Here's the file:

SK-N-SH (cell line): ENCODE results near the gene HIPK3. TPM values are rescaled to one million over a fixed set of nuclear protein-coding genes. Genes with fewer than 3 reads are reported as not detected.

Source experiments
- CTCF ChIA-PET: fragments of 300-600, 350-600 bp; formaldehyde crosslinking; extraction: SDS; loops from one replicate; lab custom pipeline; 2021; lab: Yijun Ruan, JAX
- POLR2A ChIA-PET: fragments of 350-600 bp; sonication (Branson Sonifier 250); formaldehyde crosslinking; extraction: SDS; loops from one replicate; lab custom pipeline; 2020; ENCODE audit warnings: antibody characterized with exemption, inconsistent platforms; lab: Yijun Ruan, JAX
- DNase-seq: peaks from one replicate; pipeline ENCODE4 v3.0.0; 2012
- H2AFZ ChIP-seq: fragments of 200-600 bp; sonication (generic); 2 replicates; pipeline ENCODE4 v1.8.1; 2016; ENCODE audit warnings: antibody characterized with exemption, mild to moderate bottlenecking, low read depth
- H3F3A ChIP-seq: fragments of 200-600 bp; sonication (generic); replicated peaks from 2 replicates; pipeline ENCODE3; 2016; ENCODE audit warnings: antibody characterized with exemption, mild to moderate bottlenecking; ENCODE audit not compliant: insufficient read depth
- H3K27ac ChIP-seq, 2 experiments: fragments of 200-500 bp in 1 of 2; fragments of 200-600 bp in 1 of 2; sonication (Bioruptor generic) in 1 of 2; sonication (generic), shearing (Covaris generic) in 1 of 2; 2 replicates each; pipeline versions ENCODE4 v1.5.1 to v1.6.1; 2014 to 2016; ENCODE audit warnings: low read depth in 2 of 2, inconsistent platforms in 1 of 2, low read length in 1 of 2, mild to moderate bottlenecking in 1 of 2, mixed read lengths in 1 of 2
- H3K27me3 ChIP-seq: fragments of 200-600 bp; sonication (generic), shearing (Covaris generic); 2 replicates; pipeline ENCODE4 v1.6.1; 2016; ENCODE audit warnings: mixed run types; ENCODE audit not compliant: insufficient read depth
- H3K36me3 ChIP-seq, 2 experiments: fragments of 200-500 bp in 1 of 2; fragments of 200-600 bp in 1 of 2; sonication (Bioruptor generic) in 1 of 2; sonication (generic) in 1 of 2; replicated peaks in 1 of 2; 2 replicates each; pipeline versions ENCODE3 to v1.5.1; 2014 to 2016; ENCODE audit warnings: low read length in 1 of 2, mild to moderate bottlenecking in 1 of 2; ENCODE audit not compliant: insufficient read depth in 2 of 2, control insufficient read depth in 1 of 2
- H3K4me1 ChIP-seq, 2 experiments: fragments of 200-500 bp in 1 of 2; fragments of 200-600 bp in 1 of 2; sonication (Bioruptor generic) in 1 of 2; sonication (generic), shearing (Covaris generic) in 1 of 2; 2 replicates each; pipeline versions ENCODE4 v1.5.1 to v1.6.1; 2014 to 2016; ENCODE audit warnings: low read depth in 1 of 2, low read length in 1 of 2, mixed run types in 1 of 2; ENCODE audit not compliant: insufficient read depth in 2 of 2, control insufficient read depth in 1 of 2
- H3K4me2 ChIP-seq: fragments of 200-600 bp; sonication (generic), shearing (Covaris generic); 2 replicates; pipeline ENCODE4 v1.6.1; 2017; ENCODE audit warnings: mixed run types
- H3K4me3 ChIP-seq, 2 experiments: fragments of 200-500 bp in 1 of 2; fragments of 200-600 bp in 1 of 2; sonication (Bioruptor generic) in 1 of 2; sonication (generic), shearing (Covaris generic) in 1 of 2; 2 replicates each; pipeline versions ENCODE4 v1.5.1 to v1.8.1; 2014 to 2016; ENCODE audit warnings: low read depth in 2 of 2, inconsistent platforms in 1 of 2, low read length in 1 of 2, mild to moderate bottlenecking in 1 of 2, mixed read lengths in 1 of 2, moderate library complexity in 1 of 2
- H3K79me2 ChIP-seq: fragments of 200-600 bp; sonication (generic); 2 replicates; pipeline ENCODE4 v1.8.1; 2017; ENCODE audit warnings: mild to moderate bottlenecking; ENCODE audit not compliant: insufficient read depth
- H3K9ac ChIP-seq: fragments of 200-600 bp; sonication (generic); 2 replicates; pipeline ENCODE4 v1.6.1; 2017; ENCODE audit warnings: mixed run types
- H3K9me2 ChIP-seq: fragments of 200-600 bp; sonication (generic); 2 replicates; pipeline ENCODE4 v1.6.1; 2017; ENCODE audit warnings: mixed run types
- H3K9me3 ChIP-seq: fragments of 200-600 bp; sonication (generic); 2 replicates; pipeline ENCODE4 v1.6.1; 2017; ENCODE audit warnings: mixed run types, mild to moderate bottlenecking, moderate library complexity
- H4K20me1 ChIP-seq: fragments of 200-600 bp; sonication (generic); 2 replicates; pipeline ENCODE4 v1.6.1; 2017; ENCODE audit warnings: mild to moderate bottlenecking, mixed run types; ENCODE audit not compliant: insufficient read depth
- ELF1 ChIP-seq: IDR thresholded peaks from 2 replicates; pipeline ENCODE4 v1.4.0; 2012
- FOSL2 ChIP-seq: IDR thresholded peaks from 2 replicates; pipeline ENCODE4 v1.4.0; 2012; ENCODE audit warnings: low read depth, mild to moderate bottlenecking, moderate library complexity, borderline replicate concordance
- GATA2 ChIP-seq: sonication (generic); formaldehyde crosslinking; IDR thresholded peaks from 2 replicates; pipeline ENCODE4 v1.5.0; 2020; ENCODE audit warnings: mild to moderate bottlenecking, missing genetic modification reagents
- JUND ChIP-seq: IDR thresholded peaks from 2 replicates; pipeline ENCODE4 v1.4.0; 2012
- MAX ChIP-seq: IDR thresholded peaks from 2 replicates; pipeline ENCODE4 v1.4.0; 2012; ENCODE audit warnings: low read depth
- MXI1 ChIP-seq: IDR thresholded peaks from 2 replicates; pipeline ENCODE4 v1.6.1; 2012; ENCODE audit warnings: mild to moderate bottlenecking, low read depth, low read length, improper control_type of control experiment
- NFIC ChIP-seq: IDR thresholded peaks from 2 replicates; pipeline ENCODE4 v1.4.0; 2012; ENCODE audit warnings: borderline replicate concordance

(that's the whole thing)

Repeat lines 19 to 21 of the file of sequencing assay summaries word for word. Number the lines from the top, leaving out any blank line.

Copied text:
- ELF1 ChIP-seq: IDR thresholded peaks from 2 replicates; pipeline ENCODE4 v1.4.0; 2012
- FOSL2 ChIP-seq: IDR thresholded peaks from 2 replicates; pipeline ENCODE4 v1.4.0; 2012; ENCODE audit warnings: low read depth, mild to moderate bottlenecking, moderate library complexity, borderline replicate concordance
- GATA2 ChIP-seq: sonication (generic); formaldehyde crosslinking; IDR thresholded peaks from 2 replicates; pipeline ENCODE4 v1.5.0; 2020; ENCODE audit warnings: mild to moderate bottlenecking, missing genetic modification reagents